can a maternal fetal blood test prevent pre-eclampsia?
by Neoteryx | 3 min read
Advances in blood analysis technology enable researchers to identify possible biomarkers of health conditions before the onset of symptoms through a maternal fetal blood test. One such condition is pre-eclampsia (PE), a dangerous complication in high-risk pregnancies that is characterized by high blood pressure. PE is a multi-system progressive disorder that can occur after 20 weeks of pregnancy in women whose blood pressure has previously been normal. The condition affects 5% of pregnant women worldwide and can potentially lead to death for the baby and the mother.
Severe pre-eclampsia causes the mother to develop seizures, strokes, and organ failure. Unfortunately, the problem can only be diagnosed after the patient has developed high blood pressure, often with secondary symptoms, such as swollen legs and water retention. This means treatment is always reactive and, in most cases, the only remedy is a pre-term delivery.
Early Studies of Pre-Eclampsia
The cause of pre-eclampsia remains unclear; hence the need for researchers to develop better methods for diagnosing or predicting the risk of developing the condition early on, possibly even before the first trimester screening. Studies to define biomarkers for PE diagnosis and treatment have been conducted for many years.
Maternal characteristics like age, history of PE in previous pregnancies, and parity have also been recognized as possible risk factors for developing the condition. However, these factors don’t provide a holistic view of a woman’s likelihood of developing pre-eclampsia.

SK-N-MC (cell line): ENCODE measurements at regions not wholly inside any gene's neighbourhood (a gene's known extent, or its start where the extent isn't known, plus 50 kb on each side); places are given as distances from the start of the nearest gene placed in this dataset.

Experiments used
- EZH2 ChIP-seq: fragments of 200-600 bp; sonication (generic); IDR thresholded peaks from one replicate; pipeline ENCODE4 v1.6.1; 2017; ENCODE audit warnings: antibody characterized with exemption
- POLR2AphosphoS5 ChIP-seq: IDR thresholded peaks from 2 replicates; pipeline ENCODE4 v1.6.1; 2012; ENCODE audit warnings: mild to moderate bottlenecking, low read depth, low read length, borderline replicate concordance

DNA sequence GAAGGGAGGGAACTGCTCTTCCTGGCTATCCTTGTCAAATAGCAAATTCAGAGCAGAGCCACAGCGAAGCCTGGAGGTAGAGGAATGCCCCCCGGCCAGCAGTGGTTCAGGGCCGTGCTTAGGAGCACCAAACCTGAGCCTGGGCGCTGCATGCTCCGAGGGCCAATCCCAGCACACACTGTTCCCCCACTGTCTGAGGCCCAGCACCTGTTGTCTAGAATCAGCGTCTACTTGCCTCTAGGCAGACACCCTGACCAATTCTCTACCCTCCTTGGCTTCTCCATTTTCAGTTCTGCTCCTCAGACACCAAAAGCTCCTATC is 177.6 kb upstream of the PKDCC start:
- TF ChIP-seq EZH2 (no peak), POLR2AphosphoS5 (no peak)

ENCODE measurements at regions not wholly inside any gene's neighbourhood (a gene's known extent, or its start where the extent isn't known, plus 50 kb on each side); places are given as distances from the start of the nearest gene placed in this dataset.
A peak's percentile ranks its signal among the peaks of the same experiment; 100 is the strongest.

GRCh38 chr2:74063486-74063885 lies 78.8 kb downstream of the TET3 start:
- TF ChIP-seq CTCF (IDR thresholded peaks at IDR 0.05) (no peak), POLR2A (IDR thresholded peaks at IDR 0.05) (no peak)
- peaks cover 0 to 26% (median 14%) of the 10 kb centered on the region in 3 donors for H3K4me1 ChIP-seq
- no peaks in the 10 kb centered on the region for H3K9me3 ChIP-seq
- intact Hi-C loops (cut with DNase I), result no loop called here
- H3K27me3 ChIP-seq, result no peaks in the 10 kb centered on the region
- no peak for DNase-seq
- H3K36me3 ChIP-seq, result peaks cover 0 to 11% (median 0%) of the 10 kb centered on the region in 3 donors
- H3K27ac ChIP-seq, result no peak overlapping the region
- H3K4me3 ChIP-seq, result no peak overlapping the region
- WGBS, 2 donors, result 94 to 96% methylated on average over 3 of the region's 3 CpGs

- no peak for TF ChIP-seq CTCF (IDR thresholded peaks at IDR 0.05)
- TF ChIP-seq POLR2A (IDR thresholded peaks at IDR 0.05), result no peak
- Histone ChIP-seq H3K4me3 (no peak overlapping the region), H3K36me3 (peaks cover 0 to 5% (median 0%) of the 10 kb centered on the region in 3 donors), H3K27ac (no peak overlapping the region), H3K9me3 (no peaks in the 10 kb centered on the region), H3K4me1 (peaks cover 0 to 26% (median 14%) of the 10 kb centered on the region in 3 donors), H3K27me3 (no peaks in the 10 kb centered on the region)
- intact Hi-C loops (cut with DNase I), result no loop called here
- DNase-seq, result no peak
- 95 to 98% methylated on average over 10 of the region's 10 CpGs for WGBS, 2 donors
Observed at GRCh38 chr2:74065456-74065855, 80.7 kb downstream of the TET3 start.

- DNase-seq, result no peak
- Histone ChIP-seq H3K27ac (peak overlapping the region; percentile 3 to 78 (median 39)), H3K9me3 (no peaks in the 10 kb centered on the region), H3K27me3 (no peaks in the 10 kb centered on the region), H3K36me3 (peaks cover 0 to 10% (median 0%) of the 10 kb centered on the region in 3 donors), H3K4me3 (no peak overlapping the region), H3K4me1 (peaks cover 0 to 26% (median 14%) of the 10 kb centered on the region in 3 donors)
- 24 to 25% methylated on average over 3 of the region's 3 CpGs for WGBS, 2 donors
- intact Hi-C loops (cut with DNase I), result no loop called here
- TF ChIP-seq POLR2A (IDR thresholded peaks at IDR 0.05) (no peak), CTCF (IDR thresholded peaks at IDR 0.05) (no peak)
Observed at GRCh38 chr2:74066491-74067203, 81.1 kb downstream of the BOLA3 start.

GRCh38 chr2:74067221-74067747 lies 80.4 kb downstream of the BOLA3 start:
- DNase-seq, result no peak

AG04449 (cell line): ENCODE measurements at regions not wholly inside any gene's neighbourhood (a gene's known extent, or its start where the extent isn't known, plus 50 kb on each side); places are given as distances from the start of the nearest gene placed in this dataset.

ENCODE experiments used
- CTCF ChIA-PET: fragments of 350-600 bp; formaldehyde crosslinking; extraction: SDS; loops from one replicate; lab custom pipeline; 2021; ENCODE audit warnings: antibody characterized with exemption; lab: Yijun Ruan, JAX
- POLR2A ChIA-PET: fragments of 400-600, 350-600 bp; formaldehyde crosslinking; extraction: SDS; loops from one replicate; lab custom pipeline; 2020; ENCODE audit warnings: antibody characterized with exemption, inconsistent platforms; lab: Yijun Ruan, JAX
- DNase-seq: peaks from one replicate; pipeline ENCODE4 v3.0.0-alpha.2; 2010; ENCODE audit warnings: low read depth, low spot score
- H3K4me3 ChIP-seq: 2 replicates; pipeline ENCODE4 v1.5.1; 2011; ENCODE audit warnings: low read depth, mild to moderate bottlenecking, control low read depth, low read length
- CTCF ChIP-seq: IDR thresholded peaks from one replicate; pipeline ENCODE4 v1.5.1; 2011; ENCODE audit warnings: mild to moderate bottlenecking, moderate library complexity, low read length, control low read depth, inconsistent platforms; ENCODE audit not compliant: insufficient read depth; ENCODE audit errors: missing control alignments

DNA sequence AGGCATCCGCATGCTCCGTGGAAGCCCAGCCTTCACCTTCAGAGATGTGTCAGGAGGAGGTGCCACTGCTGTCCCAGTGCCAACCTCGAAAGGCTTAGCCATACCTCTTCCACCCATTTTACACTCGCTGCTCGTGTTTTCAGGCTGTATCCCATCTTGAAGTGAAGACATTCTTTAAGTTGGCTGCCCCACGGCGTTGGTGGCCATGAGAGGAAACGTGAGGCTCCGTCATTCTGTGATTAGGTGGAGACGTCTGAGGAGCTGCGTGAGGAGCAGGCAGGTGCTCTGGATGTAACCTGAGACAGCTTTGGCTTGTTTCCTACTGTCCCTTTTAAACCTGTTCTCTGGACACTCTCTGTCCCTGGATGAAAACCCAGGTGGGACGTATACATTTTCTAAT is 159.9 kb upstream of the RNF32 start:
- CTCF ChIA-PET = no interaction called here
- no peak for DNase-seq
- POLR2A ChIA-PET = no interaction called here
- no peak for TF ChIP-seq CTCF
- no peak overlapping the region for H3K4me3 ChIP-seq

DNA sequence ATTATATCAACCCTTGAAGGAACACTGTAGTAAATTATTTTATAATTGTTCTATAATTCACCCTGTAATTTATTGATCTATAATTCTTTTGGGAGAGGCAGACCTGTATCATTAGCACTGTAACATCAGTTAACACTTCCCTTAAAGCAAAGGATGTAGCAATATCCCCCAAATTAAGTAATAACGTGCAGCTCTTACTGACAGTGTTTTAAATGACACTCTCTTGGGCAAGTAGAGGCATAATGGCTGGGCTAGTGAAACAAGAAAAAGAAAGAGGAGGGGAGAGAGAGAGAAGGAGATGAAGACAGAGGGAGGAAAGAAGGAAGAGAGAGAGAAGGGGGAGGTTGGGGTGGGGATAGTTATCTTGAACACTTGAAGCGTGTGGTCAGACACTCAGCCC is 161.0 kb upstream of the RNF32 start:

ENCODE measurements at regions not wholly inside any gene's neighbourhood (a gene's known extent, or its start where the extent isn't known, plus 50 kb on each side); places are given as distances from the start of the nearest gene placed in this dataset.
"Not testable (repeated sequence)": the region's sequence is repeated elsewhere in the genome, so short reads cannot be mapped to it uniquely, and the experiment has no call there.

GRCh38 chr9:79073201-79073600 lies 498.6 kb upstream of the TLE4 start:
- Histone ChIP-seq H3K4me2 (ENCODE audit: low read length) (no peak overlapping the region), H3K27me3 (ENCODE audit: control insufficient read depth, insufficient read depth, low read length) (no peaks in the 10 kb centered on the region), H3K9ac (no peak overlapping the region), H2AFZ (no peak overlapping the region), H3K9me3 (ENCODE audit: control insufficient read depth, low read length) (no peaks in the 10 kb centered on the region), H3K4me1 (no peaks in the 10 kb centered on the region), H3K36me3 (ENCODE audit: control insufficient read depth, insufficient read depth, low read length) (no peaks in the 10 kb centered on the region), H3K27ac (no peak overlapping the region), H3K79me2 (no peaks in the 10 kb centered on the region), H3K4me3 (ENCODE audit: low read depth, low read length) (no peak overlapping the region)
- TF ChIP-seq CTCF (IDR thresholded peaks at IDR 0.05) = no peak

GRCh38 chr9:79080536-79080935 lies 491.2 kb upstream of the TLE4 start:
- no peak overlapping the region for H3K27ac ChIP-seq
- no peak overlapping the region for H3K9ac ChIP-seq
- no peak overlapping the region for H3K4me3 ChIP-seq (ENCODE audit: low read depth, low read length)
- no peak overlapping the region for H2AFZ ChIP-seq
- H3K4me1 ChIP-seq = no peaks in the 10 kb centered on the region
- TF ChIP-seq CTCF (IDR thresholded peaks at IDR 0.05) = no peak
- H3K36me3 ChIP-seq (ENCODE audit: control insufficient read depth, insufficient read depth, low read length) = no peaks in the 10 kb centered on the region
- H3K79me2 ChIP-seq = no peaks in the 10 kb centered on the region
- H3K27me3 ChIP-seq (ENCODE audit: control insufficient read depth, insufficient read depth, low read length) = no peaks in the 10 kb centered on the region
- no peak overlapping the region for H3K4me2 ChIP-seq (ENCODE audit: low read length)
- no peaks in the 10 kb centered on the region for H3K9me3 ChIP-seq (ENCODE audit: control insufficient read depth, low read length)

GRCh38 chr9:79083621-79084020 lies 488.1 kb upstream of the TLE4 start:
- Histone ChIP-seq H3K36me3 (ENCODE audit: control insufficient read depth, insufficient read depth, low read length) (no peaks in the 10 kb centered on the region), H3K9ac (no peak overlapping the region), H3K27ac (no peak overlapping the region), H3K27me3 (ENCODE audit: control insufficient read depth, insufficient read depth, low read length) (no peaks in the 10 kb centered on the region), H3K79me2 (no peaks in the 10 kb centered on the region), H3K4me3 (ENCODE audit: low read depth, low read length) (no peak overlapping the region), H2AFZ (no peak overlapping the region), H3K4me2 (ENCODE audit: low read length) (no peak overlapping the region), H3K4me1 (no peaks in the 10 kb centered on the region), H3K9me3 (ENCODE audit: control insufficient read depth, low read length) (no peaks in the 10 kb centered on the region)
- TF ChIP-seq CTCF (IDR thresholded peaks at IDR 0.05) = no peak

In studies dating back to 1979, research reports showed aspirin could potentially reduce the risk of developing pre-eclampsia. However, the clinical trials were contradictory; the drug’s benefits were small or nearly non-existent, especially when administered during the 20th week of pregnancy.
Successful Pre-Eclampsia Studies Using a Blood Test to Track RNA
Recent studies show that circulating RNA (ribonucleic acid) in the blood can be used to identify women who are more likely to develop pre-eclampsia. Circulating RNA (cRNA) plays a critical role in many cellular processes, including gene translation, splicing, regulation, and more.
RNA can be purified from the plasma of women during their first trimester in sufficient amounts for accurate quantification and identification. It is this feature that makes RNA useful as an early diagnostic tool to identify potential biomarkers for PE. Researchers can use RNA sequencing analysis to identify changes in the circulating RNA in maternal blood samples during the first trimester and compare test results with normal pregnancies to identify women who are more likely to develop pre-eclampsia.
A recent RNA study was conducted by a group of scientists led by Fiona Kaper, PhD, the senior director of scientific research at biotech company Illumina. Dr. Kaper and colleagues wanted to determine how new RNA-based tools can assess the risk of developing pre-eclampsia.
According to their recent study paper, they collected blood from 40 pregnant women who exhibited early signs of developing severe pre-eclampsia. They also conducted maternal-fetal blood testing on 73 healthy pregnant women. Upon studying each woman’s circulating RNA, the team found 30 samples that had altered expression patterns.
The research team also used a machine algorithm to identify genes with altered expressions. They found 49 of them altered. The researchers further classified an independent cohort of 24 women; 12 of whom exhibited early signs of pre-eclampsia, and 12 without any signs of the condition. They tested the accuracy of the 49 suspected genes with the aim of identifying a model that can help predict the condition. They discovered the model predicted women with the condition with 85-89% accuracy, just as in previous studies.
While the study may be biased due to the relatively small number of participants involved, cRNA screening via blood testing represents an important step toward the early detection of pre-eclampsia. This study may pave the way for future serology studies of maternal-fetal health that leverage remote blood collection devices, such as the Mitra® device, to enable safe and convenient remote patient monitoring.
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